Bay Journal

May 2008 - Volume 18 - Number 3

VA, MD slash female blue crab harvest 34%

In a move painful for watermen but one that scientists said was essential to maintain the Bay's most valuable remaining fisheries, Virginia and Maryland in April moved to slash female blue crab harvests by 34 percent this year.

The moves follow a near-record low Baywide crab harvest of 44.2 million pounds last year, and continuing evidence that the blue crab population lingers near historic low levels.

The cuts were sought by Maryland Gov. Martin O'Malley and Virginia Gov. Tim Kaine, who reinforced the urgency of the situation by making a joint appearance along the Potomac River, where they were briefed on the latest blue crab survey results. ...

Farmers planning to significantly increase crop acreage this year

The amount of crop land in the Bay region will increase this year if farmers follow through on planting intentions reported to the U.S. Department of Agriculture.

The USDA's Prospective Plantings report issued March 31 indicates that farmers in Virginia, Pennsylvania, Maryland, Delaware and New York intend to grow nearly 500,000 additional acres of corn, wheat and soybeans than they did just two years ago, an increase of more than 7 percent.

That's good news for farmers, who are responding to record high commodity prices caused by increased global food demand, crop failures in other parts of the world and a growing thirst for ethanol and other biofuels in the United States. ...

Beachfront, marshes forest preserved on VA Eastern Shore

Nearly 300 acres of beachfront, marsh and forest are being added to the Eastern Shore of Virginia National Wildlife Refuge.

The $12 million preservation deal, brokered by The Nature Conservancy, expands the refuge by one-fourth, to 1,414 acres. When the refuge opened in 1984, it had just 180 acres.

Developers had in their sights the two properties-82 acres of beachfront and 210 acres of seaside marsh and forest-for the future construction of homes, condos, roads and shops.

The owners, instead, decided to sell their family lands to the federal government. ...

Restoration efforts will have to be stepped up before Bay’s health significantly improves

A small stand of trees along the bank of the Severn River is part of the solution for what ails the Bay, noted EPA Bay Program Director Jeff Lape on an overcast morning in early April.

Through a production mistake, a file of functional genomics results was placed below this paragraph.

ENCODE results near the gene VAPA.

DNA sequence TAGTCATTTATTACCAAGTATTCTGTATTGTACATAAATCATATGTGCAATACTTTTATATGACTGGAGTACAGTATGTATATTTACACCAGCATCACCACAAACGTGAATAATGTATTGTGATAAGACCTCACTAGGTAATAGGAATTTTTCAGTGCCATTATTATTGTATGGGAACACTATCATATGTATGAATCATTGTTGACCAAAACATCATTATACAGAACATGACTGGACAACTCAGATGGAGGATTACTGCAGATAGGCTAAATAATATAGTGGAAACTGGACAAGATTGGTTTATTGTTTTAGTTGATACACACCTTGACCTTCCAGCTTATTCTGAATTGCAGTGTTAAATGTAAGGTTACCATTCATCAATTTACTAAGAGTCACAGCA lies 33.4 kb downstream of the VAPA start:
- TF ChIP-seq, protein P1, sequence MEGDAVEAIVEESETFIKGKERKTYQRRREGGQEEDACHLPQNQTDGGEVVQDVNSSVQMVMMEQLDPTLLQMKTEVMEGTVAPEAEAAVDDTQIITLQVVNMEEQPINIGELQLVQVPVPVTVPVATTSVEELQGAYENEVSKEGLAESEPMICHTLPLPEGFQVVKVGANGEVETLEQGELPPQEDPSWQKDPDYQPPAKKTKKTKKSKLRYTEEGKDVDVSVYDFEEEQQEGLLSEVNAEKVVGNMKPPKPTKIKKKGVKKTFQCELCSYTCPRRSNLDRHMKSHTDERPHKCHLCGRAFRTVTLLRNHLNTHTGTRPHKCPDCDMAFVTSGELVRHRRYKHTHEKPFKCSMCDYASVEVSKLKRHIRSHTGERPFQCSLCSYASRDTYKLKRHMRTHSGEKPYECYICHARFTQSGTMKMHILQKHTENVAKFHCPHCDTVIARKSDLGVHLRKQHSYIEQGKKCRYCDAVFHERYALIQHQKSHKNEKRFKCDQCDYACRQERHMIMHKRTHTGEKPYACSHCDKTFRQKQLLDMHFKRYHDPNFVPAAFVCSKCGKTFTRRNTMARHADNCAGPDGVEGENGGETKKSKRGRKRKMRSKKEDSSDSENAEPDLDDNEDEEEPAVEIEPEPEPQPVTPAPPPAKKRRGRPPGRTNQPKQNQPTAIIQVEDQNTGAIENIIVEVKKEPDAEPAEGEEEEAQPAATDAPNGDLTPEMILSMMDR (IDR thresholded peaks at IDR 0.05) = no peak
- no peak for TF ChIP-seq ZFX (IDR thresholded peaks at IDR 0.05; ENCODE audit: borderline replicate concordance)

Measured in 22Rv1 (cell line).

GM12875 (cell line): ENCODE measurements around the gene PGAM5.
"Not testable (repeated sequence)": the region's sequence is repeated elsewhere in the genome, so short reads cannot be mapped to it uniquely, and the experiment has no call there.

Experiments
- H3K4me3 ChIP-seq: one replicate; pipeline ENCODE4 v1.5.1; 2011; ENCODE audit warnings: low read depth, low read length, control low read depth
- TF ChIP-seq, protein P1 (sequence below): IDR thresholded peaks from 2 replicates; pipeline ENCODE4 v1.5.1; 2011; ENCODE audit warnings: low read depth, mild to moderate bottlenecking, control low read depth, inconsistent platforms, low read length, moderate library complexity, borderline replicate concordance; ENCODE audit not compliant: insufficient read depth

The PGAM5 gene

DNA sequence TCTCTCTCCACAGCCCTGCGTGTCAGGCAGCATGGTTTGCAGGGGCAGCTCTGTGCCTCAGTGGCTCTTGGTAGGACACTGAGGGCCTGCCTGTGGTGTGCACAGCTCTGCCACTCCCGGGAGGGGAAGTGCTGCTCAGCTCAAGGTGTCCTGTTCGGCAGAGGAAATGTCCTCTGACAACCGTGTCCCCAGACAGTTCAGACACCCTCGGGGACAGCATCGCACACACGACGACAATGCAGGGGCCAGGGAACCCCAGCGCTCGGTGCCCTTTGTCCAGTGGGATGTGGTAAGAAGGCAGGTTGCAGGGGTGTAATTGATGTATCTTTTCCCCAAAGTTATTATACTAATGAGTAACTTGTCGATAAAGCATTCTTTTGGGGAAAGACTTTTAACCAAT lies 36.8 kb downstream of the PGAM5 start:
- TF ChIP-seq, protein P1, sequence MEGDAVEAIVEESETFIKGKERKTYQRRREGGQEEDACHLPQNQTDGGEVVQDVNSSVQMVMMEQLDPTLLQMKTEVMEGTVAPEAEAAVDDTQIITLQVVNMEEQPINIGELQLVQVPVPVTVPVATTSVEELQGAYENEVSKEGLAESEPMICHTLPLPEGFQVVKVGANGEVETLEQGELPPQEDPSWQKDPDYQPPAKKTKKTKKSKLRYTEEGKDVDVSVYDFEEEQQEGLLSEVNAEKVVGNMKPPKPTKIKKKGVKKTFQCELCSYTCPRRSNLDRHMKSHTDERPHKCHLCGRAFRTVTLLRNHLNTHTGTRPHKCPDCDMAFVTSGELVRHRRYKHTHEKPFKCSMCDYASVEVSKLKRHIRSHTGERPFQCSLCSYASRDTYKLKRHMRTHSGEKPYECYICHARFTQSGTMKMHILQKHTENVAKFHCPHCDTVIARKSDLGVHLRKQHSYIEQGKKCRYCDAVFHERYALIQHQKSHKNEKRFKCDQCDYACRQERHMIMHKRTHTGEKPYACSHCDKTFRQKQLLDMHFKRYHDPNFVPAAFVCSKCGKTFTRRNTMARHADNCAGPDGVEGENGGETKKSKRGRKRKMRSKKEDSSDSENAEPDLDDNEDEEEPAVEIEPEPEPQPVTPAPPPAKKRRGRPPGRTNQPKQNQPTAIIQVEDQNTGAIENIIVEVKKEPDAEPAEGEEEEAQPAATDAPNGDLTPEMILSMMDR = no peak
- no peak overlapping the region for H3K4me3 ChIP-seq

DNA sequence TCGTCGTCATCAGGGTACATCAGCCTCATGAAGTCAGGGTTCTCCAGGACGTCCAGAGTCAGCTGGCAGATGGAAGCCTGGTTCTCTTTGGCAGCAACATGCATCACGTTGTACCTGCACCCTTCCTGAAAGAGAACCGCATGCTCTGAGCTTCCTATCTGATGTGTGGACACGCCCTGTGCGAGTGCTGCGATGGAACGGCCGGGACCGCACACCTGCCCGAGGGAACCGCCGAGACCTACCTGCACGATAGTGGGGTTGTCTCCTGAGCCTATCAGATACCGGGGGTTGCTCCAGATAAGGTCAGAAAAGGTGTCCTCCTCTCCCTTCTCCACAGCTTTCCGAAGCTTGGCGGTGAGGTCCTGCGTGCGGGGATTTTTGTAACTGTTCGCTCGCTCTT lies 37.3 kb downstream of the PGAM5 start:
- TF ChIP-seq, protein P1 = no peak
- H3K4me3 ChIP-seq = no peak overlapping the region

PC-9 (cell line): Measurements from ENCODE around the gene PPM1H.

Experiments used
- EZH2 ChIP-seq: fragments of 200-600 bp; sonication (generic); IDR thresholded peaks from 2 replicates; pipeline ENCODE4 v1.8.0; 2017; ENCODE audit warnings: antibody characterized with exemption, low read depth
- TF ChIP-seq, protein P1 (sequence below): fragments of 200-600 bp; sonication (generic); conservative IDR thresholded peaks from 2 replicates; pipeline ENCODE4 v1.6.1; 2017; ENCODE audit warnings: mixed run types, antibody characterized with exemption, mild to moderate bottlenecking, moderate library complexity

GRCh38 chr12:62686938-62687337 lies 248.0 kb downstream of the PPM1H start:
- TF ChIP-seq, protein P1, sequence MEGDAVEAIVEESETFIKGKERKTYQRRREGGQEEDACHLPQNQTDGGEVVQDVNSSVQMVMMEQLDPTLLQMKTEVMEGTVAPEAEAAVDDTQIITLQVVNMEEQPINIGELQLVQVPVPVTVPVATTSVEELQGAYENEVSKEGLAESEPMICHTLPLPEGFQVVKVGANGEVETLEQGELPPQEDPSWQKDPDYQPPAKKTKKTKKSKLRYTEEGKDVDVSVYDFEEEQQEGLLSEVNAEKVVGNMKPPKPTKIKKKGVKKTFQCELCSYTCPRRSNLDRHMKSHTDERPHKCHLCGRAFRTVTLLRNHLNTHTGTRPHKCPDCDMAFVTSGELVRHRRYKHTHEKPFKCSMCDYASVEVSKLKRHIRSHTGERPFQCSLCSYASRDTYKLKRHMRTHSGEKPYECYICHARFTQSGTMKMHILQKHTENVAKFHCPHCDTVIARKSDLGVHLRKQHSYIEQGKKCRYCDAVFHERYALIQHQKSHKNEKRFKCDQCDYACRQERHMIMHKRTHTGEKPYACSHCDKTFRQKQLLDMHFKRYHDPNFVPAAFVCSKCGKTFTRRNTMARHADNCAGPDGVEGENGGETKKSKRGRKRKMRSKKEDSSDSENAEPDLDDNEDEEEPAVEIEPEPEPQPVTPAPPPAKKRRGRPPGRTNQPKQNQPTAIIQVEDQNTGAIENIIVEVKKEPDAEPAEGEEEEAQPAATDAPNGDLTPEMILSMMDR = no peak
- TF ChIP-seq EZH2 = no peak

It would likely rain soon, but the runoff from a nearby road would pass through the 10-year-old buffer, where much of the rain would be filtered and much of the pollutants it carried, trapped.

If all areas along the Bay and its tributaries had buffers, he noted, "we would see a major improvement in the health of our water resources." ...

Reports reveal a degraded Chesapeake despite restoration efforts

Two reports released in April continue to paint a picture of a Bay ecosystem that remains severely degraded despite a quarter century of restoration efforts.

For the second year in a row, the state-federal Bay Program partnership released its Health and Restoration Assessment report in tandem with the release of the Chesapeake Bay 2007 Report Card produced by the University of Maryland Center for Environmental Science.

The Report Card, based on a series of indicators developed by a team of scientists, gave the Bay an overall score of a C- last year, a slight uptick from 2006. ...

Related News:

Restoration efforts will have to be stepped up before Bay’s health significantly improves

Project Clean Stream gathers 80 tons of trash in Maryland

More than 2,600 volunteers gathered 80 tons of trash from 102 streamside sites throughout Maryland as part of the annual Project Clean Stream cleanup that took place April 5.

Those numbers will grow as final results are tallied from what was the largest cleanup effort in the project's 30-year history.

"Volunteers for Project Clean Stream help to make local streams and shorelines safer, cleaner and more beautiful," said Kate Dowling, who manages the project for the Alliance for the Chesapeake Bay. "These types of restorative projects help educate volunteers and participants on the effects of human activity on the environment and local waterways." ...

5 Christmas trees, 3 auto seats, 2 fuel tanks ...and a cleaner Potomac